Econ 480a. Banking Crises and Financial Stability

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M 9:25 - 11:15 am
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The course focuses on systemic risk, banking crises, financial stability and macroprudential policies. An emphasis will be on systemic risk and prudential policies in peripheral economies.  Peripheral economies is defined here as peripheral European economies and emerging economies.

The course will start with an overview of the concepts of systemic risks and financial stability.  Underlying reasons for banking crises which are (1) liquidity (fractional banking), (2) structural weakness and (3) leverage cycles.  First is liquidity and bank runs and the role of the Central Bank as a liquidity provider and a lender of last resort. Before the last Global Financial Crises the underlying causes of financial crises in emerging economies was frequently structural weakness.  Second we will look at the history of financial crises in emerging economies to gain an understanding of banking crises arising from structural weakness. Last we will look at the theory of credit and leverage cycles and some case studies of banking crises that seem to be caused by excessive growth in credit and leverage.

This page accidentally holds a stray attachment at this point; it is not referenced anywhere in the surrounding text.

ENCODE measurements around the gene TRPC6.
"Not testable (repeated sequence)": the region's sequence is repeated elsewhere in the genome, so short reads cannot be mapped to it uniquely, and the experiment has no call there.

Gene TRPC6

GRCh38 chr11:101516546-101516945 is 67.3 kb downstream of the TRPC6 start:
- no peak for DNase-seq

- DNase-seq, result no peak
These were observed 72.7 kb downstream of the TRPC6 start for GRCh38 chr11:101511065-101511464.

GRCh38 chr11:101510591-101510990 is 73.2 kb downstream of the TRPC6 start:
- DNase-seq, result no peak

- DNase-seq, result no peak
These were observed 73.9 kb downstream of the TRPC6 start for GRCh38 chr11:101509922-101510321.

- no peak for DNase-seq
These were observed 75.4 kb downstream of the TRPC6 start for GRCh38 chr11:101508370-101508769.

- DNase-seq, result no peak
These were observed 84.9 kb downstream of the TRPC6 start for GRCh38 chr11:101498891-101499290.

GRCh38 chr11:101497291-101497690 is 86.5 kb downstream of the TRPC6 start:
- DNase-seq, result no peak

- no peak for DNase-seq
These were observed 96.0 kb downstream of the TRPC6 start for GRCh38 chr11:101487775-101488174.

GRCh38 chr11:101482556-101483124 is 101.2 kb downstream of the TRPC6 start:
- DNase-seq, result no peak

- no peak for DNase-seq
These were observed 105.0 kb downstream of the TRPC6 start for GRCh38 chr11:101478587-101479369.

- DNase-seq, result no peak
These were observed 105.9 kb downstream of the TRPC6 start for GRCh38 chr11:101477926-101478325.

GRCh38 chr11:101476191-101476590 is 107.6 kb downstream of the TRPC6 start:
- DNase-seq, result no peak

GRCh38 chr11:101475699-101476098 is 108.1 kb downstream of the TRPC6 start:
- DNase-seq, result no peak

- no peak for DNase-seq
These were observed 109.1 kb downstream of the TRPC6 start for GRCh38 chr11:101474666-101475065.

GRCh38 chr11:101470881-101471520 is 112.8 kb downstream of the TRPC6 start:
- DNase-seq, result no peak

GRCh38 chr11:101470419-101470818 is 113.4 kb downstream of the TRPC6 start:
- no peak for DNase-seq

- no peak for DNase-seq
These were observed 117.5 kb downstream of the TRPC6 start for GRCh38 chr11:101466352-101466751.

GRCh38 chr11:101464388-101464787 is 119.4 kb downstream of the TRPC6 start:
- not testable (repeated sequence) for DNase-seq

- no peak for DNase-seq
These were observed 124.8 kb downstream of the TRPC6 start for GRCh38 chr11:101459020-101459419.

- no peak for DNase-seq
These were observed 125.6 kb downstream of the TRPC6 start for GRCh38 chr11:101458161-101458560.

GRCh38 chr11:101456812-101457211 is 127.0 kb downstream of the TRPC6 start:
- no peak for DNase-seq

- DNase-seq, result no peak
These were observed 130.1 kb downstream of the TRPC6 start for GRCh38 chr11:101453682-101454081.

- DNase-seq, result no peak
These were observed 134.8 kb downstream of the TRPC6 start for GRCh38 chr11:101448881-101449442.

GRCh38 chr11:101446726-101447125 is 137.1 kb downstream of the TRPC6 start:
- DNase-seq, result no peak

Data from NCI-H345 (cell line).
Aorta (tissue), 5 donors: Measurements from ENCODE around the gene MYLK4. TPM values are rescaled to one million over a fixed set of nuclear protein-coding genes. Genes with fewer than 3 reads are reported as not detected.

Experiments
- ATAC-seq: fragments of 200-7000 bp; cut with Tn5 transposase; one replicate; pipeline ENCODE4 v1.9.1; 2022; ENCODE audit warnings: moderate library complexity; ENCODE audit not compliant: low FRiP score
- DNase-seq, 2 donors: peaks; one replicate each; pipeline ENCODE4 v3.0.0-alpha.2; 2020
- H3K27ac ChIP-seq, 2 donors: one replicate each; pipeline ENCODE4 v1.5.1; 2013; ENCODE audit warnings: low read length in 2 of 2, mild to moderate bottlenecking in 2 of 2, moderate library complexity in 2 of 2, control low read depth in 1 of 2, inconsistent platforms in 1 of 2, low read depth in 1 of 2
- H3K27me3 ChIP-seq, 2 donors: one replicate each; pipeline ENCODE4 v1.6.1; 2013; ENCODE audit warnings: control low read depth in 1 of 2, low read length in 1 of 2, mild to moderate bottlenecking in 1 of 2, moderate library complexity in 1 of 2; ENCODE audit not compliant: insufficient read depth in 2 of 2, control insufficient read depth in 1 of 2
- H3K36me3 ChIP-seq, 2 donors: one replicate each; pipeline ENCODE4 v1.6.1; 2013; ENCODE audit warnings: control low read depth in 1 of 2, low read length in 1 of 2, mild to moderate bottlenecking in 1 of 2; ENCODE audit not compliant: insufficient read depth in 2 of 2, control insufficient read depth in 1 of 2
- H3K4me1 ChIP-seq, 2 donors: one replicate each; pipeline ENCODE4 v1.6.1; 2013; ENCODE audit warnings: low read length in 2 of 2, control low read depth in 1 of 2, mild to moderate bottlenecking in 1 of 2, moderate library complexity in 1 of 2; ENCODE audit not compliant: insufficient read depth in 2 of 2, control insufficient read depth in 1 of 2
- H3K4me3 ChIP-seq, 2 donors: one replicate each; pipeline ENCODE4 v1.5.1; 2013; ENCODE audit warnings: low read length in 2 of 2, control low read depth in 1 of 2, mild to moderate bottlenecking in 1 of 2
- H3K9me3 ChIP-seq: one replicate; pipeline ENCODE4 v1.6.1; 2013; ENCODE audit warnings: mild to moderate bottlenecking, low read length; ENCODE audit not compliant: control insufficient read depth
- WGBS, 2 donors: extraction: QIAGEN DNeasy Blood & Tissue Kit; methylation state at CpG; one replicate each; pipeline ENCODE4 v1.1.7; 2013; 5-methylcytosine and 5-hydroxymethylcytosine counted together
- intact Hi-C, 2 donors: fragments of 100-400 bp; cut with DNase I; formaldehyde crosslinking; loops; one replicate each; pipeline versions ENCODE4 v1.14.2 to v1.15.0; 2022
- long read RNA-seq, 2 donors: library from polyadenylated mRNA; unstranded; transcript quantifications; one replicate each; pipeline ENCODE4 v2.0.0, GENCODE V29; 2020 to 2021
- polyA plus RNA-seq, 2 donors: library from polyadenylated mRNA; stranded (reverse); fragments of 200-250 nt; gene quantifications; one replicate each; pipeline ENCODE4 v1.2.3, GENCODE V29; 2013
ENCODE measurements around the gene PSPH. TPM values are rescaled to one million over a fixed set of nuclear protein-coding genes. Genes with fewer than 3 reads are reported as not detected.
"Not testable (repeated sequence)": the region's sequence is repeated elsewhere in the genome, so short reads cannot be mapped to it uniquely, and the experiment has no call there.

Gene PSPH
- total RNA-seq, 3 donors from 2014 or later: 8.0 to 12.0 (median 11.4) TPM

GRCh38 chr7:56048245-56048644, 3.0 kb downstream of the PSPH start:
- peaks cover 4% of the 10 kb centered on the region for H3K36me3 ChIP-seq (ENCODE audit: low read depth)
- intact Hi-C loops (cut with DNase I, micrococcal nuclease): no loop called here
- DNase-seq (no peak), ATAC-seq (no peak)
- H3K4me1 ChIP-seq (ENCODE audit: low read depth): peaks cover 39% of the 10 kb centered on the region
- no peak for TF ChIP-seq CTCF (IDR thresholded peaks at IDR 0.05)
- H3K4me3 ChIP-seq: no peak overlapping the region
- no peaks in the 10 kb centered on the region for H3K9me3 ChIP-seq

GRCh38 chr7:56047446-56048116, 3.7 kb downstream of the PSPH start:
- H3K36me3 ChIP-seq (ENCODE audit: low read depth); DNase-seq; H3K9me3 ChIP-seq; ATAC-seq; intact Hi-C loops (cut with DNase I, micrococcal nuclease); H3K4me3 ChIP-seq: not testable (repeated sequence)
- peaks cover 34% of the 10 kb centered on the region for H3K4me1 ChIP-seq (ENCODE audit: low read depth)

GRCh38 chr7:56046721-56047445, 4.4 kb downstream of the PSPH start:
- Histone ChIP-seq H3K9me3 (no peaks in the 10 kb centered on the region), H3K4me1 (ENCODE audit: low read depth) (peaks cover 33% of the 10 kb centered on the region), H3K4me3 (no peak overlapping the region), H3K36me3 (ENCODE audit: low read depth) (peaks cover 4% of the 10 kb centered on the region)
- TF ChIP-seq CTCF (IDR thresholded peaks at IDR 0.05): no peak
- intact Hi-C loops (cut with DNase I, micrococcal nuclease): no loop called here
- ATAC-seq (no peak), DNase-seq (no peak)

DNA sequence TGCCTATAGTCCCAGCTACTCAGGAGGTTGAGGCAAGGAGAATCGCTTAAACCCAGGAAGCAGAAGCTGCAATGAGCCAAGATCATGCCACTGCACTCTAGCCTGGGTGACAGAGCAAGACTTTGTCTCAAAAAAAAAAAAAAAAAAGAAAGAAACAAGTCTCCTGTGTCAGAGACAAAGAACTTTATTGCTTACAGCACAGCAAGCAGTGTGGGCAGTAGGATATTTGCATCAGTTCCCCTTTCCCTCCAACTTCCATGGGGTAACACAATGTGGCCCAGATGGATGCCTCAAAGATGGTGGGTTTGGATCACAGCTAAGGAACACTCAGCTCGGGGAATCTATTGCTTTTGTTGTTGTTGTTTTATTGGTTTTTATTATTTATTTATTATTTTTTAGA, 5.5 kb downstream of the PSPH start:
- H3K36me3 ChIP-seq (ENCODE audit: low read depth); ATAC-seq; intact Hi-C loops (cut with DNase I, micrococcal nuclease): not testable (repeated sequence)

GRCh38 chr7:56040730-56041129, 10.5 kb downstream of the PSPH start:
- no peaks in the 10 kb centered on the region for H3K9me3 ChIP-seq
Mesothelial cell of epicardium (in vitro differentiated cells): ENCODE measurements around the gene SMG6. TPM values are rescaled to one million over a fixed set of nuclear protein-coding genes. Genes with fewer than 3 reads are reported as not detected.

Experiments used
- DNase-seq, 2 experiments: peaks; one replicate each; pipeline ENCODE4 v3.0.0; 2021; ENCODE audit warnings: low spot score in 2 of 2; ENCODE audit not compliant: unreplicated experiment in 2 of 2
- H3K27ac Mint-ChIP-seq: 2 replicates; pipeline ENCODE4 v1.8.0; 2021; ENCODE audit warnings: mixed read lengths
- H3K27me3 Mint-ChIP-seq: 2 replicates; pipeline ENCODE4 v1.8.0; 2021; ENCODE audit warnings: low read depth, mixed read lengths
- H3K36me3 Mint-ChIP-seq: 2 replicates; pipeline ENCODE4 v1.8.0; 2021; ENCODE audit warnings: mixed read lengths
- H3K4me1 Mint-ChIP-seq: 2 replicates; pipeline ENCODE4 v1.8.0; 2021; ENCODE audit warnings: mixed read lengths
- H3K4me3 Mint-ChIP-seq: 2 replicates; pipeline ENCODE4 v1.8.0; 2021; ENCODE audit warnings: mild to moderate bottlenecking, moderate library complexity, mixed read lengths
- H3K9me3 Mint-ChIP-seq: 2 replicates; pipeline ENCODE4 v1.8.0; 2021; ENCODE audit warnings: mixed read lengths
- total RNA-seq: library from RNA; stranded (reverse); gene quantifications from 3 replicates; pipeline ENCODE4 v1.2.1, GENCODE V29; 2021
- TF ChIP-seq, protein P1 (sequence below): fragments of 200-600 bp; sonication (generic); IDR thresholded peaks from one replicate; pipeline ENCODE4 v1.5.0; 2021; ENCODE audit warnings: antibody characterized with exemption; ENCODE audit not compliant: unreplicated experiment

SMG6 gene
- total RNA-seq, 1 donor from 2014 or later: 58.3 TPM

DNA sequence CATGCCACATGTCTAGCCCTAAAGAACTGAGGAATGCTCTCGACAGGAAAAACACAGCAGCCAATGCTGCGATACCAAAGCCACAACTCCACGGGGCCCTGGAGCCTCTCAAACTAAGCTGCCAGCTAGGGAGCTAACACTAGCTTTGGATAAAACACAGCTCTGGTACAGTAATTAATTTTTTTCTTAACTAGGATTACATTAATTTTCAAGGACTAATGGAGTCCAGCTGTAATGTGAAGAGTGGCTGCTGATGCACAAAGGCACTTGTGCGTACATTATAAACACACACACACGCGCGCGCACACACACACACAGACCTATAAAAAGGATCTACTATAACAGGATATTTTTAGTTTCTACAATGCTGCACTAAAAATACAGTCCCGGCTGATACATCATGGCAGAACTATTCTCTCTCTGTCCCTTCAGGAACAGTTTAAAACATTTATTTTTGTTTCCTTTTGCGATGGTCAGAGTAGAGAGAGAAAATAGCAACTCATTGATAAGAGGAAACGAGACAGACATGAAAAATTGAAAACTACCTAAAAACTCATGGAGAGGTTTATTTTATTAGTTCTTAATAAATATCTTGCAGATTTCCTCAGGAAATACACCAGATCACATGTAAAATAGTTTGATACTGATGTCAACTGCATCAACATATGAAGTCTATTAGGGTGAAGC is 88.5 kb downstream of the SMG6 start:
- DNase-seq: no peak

The next stage of the course will focus on most pressing threat to financial stability for peripheral economies. Capital surges and sudden stops. Excessive pro-cyclical capital flows may increase financial instability and this is a potential risk that emerging economies and peripheral economies face as they open up capital markets to the world.  We will look at the risks associated with excessive capital flows, empirical evidence and innovating efforts to manage excessive pro-cyclical capital flows.

In the third face of the course we will look at the Global Financial Crises of 2007-2008.  Underlying causes and how they unfolded. The Sovereign debt crises that followed, including the crises in Greece. How regulation and supervision may have failed and how it is being overhauled now, including both new microprudential policy and the new macroprudential policies.

We will end the class with capital flow management which is one of the more pressing issues for peripheral and emerging economies that are opening up their capital account.  Many countries have used prudential policies in an attempt to manage excessive pro-cyclical capital flows, such as Korea, Brazil and Chile. We will study the motivation for these policies, empirical evidence and the most recent research in this area.

Prerequisite: Introductory microeconomics and macroeconomics.

[Also GLBL311]

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Course Description